• February 25, 2021

    Calif. Court Says Teacher's Wi-Fi Illness Claim Is A Disability

    A California appellate court said a teacher adequately pled a claim that a Wi-Fi-induced illness is a disability in her lawsuit against the Los Angeles Unified School District, adding that she also properly claimed allegations that the school district failed to accommodate her disability in violation of the California Fair Employment and Housing Act.

  • February 25, 2021

    Michigan Corrections Dept. And Muslim Officer End Bias Case

    The Michigan Department of Corrections has agreed to resolve a case brought by a corrections officer who claimed he was harassed at work for being Muslim.

  • February 25, 2021

    DOJ Subpoenas Fintech Co. In Antitrust Employment Probe

    The employment practices of financial services technology provider nCino Inc. are being scrutinized by the U.S. Department of Justice's antitrust unit, the company said Thursday in a securities filing, revealing the agency's latest probe of competition issues in labor markets.

  • February 25, 2021

    Meet The Legal Team Behind The Harvard High Court Appeal

    A high-profile U.S. Supreme Court bid to end affirmative action in college admissions is pitting Harvard University and WilmerHale against conservative boutique Consovoy McCarthy PLLC, which prides itself on litigating with a leaner team than BigLaw firms and features several former clerks for Justice Clarence Thomas.

  • February 25, 2021

    DHS Escapes Black Worker's Discrimination, Retaliation Suit

    The U.S. Department of Homeland Security has dodged a race, sex and age bias suit from a Black worker who claimed her supervisor intimidated and refused to promote her after she asked for a temporary telework arrangement to care for an ill family member.

  • February 25, 2021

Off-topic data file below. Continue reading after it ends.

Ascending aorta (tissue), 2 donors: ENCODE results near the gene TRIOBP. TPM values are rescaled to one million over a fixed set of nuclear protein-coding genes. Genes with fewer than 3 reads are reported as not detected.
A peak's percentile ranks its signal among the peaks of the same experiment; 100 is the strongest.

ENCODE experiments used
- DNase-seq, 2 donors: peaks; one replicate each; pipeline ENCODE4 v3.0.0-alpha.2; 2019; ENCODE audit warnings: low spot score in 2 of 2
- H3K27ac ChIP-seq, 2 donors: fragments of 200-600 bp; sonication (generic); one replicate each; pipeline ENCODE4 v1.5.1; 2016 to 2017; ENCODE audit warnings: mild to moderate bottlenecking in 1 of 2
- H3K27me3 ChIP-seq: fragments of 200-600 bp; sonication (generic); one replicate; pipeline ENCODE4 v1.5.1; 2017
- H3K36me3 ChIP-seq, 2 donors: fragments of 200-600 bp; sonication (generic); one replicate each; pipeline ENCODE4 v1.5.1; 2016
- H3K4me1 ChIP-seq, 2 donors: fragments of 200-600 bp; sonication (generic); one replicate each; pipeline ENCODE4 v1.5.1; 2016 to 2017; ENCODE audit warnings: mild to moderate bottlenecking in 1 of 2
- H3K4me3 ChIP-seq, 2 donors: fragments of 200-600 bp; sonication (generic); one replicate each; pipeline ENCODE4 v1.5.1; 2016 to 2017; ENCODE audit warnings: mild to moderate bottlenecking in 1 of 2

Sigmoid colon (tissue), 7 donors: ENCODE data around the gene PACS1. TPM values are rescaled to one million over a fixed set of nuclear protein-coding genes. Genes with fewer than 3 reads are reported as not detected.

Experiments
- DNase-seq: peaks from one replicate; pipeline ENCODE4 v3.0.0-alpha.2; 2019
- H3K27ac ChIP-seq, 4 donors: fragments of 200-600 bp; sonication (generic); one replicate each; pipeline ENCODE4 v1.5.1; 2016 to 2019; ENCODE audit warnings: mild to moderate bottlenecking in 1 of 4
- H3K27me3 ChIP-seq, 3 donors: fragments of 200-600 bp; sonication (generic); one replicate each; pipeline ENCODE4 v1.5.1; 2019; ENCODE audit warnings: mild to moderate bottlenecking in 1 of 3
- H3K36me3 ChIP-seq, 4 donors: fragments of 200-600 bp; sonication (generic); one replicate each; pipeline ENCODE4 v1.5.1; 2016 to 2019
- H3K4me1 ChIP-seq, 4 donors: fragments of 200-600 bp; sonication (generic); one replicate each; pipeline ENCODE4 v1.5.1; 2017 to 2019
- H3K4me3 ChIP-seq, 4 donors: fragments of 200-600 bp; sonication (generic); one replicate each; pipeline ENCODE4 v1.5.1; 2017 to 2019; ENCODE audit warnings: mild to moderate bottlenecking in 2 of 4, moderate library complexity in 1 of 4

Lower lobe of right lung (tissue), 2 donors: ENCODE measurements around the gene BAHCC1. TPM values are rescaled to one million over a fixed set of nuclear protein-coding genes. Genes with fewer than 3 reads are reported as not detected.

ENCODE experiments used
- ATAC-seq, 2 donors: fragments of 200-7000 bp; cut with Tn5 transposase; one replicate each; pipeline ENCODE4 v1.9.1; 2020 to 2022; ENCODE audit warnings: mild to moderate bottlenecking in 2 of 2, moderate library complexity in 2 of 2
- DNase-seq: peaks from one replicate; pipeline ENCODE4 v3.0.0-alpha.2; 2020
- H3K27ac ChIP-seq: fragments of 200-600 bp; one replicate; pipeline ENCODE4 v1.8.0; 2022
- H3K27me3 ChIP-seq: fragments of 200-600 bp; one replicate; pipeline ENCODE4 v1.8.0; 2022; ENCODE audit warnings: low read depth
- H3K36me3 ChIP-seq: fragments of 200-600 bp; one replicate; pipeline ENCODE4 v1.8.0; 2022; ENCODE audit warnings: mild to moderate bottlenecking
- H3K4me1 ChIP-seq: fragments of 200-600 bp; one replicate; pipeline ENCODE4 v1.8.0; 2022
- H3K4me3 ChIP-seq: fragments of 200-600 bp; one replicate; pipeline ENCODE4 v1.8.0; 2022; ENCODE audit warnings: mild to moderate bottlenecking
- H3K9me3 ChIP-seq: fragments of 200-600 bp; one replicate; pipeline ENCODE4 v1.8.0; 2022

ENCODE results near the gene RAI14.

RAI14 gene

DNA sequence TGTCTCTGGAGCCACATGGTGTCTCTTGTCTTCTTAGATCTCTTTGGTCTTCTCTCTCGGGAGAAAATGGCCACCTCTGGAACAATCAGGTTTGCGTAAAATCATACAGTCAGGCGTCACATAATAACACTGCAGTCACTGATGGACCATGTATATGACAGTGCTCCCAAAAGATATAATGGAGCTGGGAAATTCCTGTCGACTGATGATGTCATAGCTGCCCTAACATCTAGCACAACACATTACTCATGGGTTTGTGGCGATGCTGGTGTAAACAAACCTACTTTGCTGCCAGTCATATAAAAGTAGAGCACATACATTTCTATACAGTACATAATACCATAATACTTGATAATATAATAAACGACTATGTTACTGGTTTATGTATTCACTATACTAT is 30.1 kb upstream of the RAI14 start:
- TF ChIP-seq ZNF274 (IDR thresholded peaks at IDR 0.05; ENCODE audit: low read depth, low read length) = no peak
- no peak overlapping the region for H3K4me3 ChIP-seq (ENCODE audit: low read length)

Equality Act's Critics Rally Around RFRA Nullification

    The House's passage of the Equality Act on Thursday afternoon sets the stage for a pitched battle in the Senate, where Republicans are poised to attack the sweeping LGBTQ rights bill's ban on invoking the Religious Freedom Restoration Act as a defense against discrimination claims.  

  • February 25, 2021

    House Passes LGBTQ Rights Bill Over GOP Religious Fears

    The House approved the Equality Act on Thursday with a 224-206 vote after a tense and emotional hearing in which many Republicans insisted that religious freedom will take a hit if the sweeping LGBTQ rights measure becomes law.

  • February 25, 2021

    Yale Faces New Race Bias Suit Over Undergrad Admissions

    A group opposed to affirmative action slapped Yale University with a federal lawsuit Thursday, accusing the Ivy League school of discriminating against white and Asian applicants, less than a month after federal prosecutors dropped a similar suit filed in the waning days of the Trump administration.

  • February 25, 2021

    7th Circ. Says Magistrate Overstepped In HUD Bias Suit

    The Seventh Circuit has revived part of a discrimination suit by a former U.S. Department of Housing and Urban Development employee after finding that a magistrate judge overstepped his authority by relying on HUD's assertions about a union grievance process.

  • February 25, 2021

    EEOC Sues Florida Resort For Firing Seventh-Day Adventist

    The U.S. Equal Employment Opportunity Commission hit a Miami-area hotel with a lawsuit on Wednesday for allegedly sacking a Seventh-Day Adventist who refused to work on Saturdays.

  • February 25, 2021

    11th Circ. Rejects Law School Age Bias Claims By Fired Prof

    The Eleventh Circuit on Thursday rejected a former Georgia law professor's claims that she was discriminated against because of her age by the now-closed Savannah Law School, which argued she was the worst teacher it had ever had.

  • February 25, 2021

    4th Circ. Revives Blind Worker's Fee Bid In Disability Suit

    The Fourth Circuit said a blind customer service representative can seek attorneys' fees for a disability suit she brought against the Maryland county she worked for, overturning a trial court's ruling that she couldn't claim fees even though a jury said she'd endured discrimination.

Expert Analysis

  • Employers Must Prioritize Pay Equity

    Author Photo

    The recent federal and state trend toward strengthening equal pay laws is sure to gain momentum, so it is now more important than ever before for employers to develop pay equity strategies, says Erin Connell at Orrick.

  • Employee Speech Considerations In The Age Of Remote Work

    Author Photo